City parting ways with Maturo bigger than one man

The city's decision to let go of its senior city planner is a loss of more than one job to the community of Rossland.

To the Editor:

In late September, at a council meeting packed with public wanting to talk about Cooke Avenue rezoning and broadband, council noted its in-camera decision at meeting two weeks earlier in which they voted not to renew the contract of the city’s manager of planning, Mike Maturo.  Maybe it’s that there was so much other news going on then, or maybe it’s that I’ve just missed it, but I am astounded that this event has passed without any further remarks from council or the press (Editor’s note: Maturo let go story in Oct. 17 Rossland News).

Mike did a lot of good things for this town.  I had a chance to see some of that by dint of my work with the city’s Sustainability Commission and other efforts I was involved with. For those don’t know him, for over six years Mike managed the planning department, comprised of the building inspector and a half-time planning assistant.

I first saw him in action soon after he arrived; he was a driving force on the drafting of Rossland’s revised Official Community Plan (OCP), and in organizing the extensive public input as part of that process. The final OCP includes lots of material from the Vision to Action process that asked Rosslanders where they wanted to be 25 years hence. The result was a plan that is visionary, and serves as a solid guide to city policy.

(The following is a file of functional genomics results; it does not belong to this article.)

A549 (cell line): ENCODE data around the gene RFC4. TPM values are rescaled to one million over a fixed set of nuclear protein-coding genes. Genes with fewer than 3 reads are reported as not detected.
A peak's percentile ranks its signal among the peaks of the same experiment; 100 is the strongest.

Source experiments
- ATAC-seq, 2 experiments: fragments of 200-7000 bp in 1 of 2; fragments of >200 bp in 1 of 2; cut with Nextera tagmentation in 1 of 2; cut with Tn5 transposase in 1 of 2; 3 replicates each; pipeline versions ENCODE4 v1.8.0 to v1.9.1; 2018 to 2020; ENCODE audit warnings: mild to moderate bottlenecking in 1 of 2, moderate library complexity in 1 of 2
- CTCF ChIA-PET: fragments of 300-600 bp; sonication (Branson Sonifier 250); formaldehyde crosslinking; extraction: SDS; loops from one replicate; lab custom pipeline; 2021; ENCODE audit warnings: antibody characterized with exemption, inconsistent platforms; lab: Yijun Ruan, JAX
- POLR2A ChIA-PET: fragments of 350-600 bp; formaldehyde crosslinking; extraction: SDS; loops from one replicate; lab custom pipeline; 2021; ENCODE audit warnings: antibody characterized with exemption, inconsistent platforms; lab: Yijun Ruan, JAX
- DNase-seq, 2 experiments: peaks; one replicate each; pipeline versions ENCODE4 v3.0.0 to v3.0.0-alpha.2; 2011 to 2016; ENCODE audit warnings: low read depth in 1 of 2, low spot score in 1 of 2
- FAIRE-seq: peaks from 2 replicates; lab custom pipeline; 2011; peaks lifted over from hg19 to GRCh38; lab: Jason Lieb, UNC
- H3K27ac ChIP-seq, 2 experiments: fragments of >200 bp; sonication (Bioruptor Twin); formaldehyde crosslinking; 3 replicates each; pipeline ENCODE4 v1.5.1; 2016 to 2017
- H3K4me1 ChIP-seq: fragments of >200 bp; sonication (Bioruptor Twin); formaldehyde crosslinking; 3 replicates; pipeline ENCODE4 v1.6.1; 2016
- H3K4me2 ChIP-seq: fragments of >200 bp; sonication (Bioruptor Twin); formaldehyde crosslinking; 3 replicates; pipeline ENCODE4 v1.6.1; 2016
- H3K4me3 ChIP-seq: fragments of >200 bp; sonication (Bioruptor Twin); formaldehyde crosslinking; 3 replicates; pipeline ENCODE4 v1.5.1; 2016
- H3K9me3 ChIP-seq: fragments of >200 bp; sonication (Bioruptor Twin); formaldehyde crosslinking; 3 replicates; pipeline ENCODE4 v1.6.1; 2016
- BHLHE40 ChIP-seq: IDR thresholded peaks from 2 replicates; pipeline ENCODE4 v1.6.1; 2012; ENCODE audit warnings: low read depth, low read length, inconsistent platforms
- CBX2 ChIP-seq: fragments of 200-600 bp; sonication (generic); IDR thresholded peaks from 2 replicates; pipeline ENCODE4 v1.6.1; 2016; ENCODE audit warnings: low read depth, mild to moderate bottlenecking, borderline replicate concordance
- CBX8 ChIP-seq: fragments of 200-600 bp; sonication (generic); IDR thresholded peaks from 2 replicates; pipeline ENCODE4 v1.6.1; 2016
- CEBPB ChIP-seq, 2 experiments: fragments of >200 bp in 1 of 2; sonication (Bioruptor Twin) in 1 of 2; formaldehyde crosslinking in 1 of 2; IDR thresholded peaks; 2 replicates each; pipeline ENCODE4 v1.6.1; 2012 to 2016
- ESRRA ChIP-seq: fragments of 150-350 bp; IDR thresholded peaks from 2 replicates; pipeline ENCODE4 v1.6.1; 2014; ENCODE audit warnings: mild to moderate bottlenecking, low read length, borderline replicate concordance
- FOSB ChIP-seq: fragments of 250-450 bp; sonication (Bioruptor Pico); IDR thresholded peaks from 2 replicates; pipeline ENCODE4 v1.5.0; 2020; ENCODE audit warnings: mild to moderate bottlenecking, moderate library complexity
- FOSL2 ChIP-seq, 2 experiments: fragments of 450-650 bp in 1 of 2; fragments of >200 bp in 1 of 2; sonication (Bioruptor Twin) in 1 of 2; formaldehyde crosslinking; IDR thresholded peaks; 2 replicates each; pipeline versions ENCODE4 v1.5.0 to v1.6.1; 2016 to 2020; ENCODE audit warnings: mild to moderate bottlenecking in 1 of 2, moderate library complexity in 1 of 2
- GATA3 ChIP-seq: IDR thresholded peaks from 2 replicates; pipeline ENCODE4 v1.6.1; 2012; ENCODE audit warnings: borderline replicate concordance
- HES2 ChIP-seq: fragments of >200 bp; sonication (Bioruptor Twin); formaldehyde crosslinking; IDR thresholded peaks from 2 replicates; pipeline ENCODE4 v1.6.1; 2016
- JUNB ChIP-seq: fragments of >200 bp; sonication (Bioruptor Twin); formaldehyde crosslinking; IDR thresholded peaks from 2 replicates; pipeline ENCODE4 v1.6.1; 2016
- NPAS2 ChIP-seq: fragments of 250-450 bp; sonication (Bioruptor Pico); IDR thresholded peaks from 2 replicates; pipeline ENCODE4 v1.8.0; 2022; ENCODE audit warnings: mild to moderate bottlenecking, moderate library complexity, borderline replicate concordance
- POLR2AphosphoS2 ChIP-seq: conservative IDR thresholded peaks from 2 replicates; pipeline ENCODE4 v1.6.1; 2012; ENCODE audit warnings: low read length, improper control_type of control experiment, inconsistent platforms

Mike spearheaded the expansion of the in-town trail system through the approval of the Rossland Active Transportation Plan. Every time you hit the Louie Joe trail or the Centre Star trail, or the rest of the five kilometres of in-town trails, think of Mike. Almost $100,000 of the budget for that work came from grants that he brought in.

He introduced key amendments to the city’s zoning bylaws to increase density and affordability in Rossland housing: allowing secondary suites throughout town; reducing front/rear set-backs from seven metres to four metres, and allowing easier development on small-lots.

The new zoning bylaw that he brought to council in 2011, after a year of public information meetings, limited sprawl by encouraging higher in-town density and preserving the town’s peripheral green belt.

He played a huge role in the Columbia Washington project. If you like the look of the street as it is now—irrigated maples, LED lighting, planted bump-outs, bike racks, benches, cool paving—you can thank Mike for the major hours he spent sitting in the Miners’ Union Hall at design charettes, and the work he did to incorporate that input and his ideas into the final design.

How about the new parking beside the Thrift Store and behind the Post Office, or the expanded parking behind the Credit Union? Again thank Mike for those ideas. And while you’re at it, thank him for getting the grants and shepherding the process of installing electric vehicle charging stations by the Thrift Store, making Rossland an EV charging oasis along the number three highway.